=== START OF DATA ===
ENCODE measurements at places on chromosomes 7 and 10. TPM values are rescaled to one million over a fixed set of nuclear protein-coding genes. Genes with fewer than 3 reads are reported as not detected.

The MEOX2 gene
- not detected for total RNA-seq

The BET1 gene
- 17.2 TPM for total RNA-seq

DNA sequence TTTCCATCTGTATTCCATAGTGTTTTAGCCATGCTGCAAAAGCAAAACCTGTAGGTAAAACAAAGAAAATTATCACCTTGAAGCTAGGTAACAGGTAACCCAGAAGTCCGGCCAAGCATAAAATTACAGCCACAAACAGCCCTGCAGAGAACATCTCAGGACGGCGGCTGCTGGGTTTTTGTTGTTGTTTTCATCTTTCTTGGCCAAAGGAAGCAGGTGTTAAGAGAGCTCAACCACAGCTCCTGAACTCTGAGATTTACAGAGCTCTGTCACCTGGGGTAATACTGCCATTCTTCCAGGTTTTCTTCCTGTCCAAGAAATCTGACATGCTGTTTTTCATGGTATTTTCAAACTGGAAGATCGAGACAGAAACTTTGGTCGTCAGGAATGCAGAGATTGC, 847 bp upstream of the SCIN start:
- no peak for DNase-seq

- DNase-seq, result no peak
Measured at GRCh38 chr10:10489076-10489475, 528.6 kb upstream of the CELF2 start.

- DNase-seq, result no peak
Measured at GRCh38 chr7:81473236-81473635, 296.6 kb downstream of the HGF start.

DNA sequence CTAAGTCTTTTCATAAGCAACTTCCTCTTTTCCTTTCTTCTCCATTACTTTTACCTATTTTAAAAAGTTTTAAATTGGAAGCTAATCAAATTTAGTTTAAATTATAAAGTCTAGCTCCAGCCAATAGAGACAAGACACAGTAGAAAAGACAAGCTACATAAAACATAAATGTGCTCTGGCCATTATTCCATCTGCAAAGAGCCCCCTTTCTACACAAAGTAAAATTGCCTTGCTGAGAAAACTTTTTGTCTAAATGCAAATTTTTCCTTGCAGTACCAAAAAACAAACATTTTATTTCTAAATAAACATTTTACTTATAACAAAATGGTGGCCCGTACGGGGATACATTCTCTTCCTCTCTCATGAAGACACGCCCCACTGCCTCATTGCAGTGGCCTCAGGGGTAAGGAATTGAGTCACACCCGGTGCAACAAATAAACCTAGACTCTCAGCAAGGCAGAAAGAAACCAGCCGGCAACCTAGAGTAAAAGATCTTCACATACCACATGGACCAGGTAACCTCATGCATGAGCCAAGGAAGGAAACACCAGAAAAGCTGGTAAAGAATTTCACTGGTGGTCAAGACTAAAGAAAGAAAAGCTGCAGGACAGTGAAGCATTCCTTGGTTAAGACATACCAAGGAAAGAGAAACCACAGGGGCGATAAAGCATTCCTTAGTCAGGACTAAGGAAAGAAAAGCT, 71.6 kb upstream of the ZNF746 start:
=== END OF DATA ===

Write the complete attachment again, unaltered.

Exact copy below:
ENCODE measurements at places on chromosomes 7 and 10. TPM values are rescaled to one million over a fixed set of nuclear protein-coding genes. Genes with fewer than 3 reads are reported as not detected.

The MEOX2 gene
- not detected for total RNA-seq

The BET1 gene
- 17.2 TPM for total RNA-seq

DNA sequence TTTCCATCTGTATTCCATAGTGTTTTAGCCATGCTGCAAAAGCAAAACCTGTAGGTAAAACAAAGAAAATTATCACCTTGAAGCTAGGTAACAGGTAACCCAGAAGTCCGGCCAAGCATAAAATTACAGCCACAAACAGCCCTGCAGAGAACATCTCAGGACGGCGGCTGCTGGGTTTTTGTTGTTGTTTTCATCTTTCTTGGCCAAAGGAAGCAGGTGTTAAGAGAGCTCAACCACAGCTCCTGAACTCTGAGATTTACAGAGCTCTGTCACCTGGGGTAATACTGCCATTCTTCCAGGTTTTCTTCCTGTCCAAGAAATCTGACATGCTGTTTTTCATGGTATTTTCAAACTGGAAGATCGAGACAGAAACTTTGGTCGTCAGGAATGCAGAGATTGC, 847 bp upstream of the SCIN start:
- no peak for DNase-seq

- DNase-seq, result no peak
Measured at GRCh38 chr10:10489076-10489475, 528.6 kb upstream of the CELF2 start.

- DNase-seq, result no peak
Measured at GRCh38 chr7:81473236-81473635, 296.6 kb downstream of the HGF start.

DNA sequence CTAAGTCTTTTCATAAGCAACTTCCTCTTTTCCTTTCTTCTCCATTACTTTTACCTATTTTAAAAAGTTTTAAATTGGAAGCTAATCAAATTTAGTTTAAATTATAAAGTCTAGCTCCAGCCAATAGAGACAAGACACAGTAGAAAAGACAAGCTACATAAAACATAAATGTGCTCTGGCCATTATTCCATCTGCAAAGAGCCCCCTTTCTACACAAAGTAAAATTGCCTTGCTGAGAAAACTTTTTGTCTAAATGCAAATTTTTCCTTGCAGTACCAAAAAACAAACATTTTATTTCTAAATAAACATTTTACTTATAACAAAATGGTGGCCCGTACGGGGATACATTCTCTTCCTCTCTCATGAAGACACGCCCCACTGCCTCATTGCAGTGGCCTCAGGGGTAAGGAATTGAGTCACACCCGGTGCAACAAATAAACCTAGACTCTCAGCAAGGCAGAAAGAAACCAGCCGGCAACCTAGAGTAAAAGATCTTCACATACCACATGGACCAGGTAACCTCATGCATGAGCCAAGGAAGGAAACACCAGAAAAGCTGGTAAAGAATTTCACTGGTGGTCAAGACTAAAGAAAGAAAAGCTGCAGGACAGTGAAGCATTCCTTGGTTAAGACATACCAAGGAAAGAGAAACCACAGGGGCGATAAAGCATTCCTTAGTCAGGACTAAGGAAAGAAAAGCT, 71.6 kb upstream of the ZNF746 start: